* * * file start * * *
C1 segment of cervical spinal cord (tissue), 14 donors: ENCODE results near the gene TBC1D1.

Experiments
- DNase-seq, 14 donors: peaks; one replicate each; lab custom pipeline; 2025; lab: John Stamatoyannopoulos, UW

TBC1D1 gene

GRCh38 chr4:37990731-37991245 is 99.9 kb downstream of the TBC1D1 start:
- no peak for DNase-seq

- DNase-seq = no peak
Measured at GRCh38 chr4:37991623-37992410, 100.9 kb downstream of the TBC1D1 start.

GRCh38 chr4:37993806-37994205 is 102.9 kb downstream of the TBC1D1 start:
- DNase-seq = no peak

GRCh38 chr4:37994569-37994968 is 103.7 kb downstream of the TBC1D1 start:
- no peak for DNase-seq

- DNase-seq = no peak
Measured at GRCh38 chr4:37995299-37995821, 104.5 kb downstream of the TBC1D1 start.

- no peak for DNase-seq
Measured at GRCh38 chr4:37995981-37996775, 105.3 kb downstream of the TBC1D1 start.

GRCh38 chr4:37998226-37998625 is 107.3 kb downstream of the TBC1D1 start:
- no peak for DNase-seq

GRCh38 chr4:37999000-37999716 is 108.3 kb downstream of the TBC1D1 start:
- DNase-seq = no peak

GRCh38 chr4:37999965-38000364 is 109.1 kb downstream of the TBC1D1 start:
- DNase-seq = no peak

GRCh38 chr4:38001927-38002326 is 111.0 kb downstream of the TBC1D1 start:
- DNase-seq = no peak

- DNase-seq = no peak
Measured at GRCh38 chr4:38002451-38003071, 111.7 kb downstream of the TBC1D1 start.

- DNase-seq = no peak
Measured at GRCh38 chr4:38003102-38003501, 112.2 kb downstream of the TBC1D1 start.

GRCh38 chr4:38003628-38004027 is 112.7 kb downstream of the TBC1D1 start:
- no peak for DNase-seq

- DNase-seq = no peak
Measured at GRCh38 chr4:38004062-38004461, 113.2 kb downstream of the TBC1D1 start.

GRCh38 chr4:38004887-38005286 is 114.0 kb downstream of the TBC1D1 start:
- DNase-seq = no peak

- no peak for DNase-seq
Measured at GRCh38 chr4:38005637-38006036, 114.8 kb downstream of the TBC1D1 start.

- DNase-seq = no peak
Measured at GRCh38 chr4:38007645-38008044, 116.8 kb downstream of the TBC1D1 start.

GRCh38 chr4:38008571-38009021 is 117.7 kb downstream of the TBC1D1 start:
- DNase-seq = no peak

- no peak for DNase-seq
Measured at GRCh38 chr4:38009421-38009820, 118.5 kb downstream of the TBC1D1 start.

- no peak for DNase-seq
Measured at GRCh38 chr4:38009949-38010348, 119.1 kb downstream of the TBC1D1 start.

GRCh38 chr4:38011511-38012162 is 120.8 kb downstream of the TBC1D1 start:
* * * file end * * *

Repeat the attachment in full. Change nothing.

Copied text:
C1 segment of cervical spinal cord (tissue), 14 donors: ENCODE results near the gene TBC1D1.

Experiments
- DNase-seq, 14 donors: peaks; one replicate each; lab custom pipeline; 2025; lab: John Stamatoyannopoulos, UW

TBC1D1 gene

GRCh38 chr4:37990731-37991245 is 99.9 kb downstream of the TBC1D1 start:
- no peak for DNase-seq

- DNase-seq = no peak
Measured at GRCh38 chr4:37991623-37992410, 100.9 kb downstream of the TBC1D1 start.

GRCh38 chr4:37993806-37994205 is 102.9 kb downstream of the TBC1D1 start:
- DNase-seq = no peak

GRCh38 chr4:37994569-37994968 is 103.7 kb downstream of the TBC1D1 start:
- no peak for DNase-seq

- DNase-seq = no peak
Measured at GRCh38 chr4:37995299-37995821, 104.5 kb downstream of the TBC1D1 start.

- no peak for DNase-seq
Measured at GRCh38 chr4:37995981-37996775, 105.3 kb downstream of the TBC1D1 start.

GRCh38 chr4:37998226-37998625 is 107.3 kb downstream of the TBC1D1 start:
- no peak for DNase-seq

GRCh38 chr4:37999000-37999716 is 108.3 kb downstream of the TBC1D1 start:
- DNase-seq = no peak

GRCh38 chr4:37999965-38000364 is 109.1 kb downstream of the TBC1D1 start:
- DNase-seq = no peak

GRCh38 chr4:38001927-38002326 is 111.0 kb downstream of the TBC1D1 start:
- DNase-seq = no peak

- DNase-seq = no peak
Measured at GRCh38 chr4:38002451-38003071, 111.7 kb downstream of the TBC1D1 start.

- DNase-seq = no peak
Measured at GRCh38 chr4:38003102-38003501, 112.2 kb downstream of the TBC1D1 start.

GRCh38 chr4:38003628-38004027 is 112.7 kb downstream of the TBC1D1 start:
- no peak for DNase-seq

- DNase-seq = no peak
Measured at GRCh38 chr4:38004062-38004461, 113.2 kb downstream of the TBC1D1 start.

GRCh38 chr4:38004887-38005286 is 114.0 kb downstream of the TBC1D1 start:
- DNase-seq = no peak

- no peak for DNase-seq
Measured at GRCh38 chr4:38005637-38006036, 114.8 kb downstream of the TBC1D1 start.

- DNase-seq = no peak
Measured at GRCh38 chr4:38007645-38008044, 116.8 kb downstream of the TBC1D1 start.

GRCh38 chr4:38008571-38009021 is 117.7 kb downstream of the TBC1D1 start:
- DNase-seq = no peak

- no peak for DNase-seq
Measured at GRCh38 chr4:38009421-38009820, 118.5 kb downstream of the TBC1D1 start.

- no peak for DNase-seq
Measured at GRCh38 chr4:38009949-38010348, 119.1 kb downstream of the TBC1D1 start.

GRCh38 chr4:38011511-38012162 is 120.8 kb downstream of the TBC1D1 start: